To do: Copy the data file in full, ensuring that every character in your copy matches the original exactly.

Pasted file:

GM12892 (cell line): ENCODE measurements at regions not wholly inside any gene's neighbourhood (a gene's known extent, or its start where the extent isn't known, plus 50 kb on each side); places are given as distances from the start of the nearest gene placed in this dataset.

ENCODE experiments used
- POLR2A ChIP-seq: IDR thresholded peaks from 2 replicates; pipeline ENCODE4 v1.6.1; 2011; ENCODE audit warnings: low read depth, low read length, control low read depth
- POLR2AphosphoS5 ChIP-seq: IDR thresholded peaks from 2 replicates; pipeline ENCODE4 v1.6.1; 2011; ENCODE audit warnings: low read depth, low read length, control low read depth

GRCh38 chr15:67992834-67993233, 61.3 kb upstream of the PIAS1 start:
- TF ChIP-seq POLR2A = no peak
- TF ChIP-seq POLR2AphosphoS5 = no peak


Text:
GM12892 (cell line): ENCODE measurements at regions not wholly inside any gene's neighbourhood (a gene's known extent, or its start where the extent isn't known, plus 50 kb on each side); places are given as distances from the start of the nearest gene placed in this dataset.

ENCODE experiments used
- POLR2A ChIP-seq: IDR thresholded peaks from 2 replicates; pipeline ENCODE4 v1.6.1; 2011; ENCODE audit warnings: low read depth, low read length, control low read depth
- POLR2AphosphoS5 ChIP-seq: IDR thresholded peaks from 2 replicates; pipeline ENCODE4 v1.6.1; 2011; ENCODE audit warnings: low read depth, low read length, control low read depth

GRCh38 chr15:67992834-67993233, 61.3 kb upstream of the PIAS1 start:
- TF ChIP-seq POLR2A = no peak
- TF ChIP-seq POLR2AphosphoS5 = no peak